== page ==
Cello Concerto No. 1 in C major
Related Artists/CompaniesFranz Josef Haydn
About the Work
Of the three Viennese classical masters, Haydn—who otherwise had much less interest in the concerto than either Mozart or Beethoven—was the only one to write works for cello and orchestra. The most likely explanation for this is that, as Kapellmeister to Prince Nikolaus Esterházy, Haydn worked closely with many excellent instrumentalists in the prince's orchestra. Concertos were welcome additions to the programs of the twice-weekly musical “academies,” for which so many of Haydn's symphonies were written. (It should be noted that many of Haydn's early symphonies also contain extended, almost concerto-like, instrumental solos.)
The Concerto in C major, the first of Haydn's two cello concertos, was written about two decades before the D-major work. For many years, this concerto was thought to be lost; only its first two measures were known from the handwritten catalog Haydn had kept of his own works. Even more frustrating, this catalog contained not one but two almost identical incipits (opening measures) for concertos in C major. In 1961, Czech musicologist Oldřich Pulkert discovered a set of parts in Prague that corresponded to one of the two incipits. It was published and, of course, immediately taken up by cellists everywhere. As for the other C-major incipit, it could have been a simple mistake (Haydn could have notated the theme from memory and didn't remember it exactly) or a discarded variant.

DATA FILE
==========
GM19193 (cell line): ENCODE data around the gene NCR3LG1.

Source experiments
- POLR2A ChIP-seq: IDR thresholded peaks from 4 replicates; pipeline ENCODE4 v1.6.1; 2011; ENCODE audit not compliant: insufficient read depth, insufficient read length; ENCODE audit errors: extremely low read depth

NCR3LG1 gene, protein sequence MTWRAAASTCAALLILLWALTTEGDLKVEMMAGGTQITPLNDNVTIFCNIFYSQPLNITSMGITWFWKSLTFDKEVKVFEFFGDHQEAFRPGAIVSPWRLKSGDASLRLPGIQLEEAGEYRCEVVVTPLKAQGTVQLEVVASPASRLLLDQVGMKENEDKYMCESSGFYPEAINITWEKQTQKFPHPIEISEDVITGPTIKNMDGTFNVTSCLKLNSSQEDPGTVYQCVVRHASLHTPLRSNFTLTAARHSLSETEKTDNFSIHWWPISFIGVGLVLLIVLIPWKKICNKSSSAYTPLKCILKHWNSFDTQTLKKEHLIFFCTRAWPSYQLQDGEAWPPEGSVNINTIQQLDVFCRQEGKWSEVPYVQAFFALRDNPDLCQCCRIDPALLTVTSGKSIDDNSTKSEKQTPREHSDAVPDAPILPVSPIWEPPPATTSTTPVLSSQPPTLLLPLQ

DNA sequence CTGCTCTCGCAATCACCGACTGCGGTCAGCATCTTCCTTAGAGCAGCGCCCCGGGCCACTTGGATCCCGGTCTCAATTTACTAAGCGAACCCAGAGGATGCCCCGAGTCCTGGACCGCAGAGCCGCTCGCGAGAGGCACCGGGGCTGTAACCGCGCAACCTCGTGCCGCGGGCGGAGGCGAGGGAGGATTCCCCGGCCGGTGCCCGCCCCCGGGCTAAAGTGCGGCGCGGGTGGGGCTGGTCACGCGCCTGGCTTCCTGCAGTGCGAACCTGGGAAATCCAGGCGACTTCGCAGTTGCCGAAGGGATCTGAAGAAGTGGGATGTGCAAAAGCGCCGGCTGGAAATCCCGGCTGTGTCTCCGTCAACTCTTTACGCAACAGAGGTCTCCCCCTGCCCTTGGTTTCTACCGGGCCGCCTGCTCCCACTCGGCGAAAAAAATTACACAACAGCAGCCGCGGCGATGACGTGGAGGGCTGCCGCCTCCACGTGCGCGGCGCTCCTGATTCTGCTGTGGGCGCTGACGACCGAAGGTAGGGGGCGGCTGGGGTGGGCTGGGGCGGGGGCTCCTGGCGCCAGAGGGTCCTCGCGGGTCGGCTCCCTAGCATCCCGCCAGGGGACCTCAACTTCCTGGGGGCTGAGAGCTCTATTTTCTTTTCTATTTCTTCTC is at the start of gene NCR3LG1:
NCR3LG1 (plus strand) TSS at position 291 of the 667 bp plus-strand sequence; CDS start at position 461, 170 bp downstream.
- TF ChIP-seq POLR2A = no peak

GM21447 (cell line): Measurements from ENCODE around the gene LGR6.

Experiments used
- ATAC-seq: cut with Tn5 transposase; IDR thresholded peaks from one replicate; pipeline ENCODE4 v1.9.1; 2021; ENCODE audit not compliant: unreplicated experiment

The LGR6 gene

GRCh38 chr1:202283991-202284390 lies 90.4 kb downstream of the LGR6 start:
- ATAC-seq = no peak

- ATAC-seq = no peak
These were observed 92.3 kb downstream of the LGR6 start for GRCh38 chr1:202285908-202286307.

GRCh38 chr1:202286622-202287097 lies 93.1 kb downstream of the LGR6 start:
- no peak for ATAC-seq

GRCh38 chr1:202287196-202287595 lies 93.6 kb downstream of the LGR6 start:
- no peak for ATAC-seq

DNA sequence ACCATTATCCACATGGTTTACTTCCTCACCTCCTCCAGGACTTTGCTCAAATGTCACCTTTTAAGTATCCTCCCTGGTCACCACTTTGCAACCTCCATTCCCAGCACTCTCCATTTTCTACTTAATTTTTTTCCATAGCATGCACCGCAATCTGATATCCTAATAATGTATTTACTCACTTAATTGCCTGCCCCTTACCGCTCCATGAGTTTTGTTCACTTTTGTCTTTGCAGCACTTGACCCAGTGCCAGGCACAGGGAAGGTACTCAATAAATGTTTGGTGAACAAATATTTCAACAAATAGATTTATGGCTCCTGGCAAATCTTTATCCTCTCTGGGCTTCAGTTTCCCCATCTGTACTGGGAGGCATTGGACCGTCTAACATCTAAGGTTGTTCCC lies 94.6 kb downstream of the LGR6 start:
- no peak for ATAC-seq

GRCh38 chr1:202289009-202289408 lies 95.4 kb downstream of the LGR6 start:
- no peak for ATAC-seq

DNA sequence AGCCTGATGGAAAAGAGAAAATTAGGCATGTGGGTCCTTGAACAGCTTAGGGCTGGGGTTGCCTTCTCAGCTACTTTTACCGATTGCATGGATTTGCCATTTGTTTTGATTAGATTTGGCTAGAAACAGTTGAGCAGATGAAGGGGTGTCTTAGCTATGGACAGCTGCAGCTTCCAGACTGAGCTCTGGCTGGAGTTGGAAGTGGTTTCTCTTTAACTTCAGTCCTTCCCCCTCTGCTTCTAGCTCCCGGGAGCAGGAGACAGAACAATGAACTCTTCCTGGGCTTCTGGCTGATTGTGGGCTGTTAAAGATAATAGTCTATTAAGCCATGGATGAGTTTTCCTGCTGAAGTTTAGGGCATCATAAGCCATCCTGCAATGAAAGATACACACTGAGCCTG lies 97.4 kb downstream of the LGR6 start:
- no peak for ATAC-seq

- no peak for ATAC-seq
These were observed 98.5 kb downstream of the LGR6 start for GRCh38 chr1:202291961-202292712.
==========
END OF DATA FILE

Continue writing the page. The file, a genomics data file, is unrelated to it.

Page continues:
On stylistic grounds, scholars have dated the C-major concerto from between 1762 and 1765; it is certainly an early work, from the first years of Haydn's tenure at Eszterháza (1761-1790). It belongs to that transitional period between Baroque and Classicism whose greatest representative, Carl Philipp Emanuel Bach (1714-1788), had a strong influence on the young Haydn. The continuity of the rhythmic pulse and the numerous identical repeats of the first movement's main theme are definitely Baroque features, while the shape of the musical gestures points to the emergence of a new style that would later be known as Classicism.
The original cello part shows that the soloist was expected to play along with the orchestra during tutti passages, reinforcing the bass line. The solo part is extremely demanding, with rapid passagework that frequently ascends to the instrument's highest register. The second-movement Adagio, in which the winds are silent, calls for an exceptionally beautiful tone, and the last movement for uncommon brilliance and stamina. Surely the first cellist of Haydn's orchestra, Joseph Weigl, must have been one of the outstanding players of his time.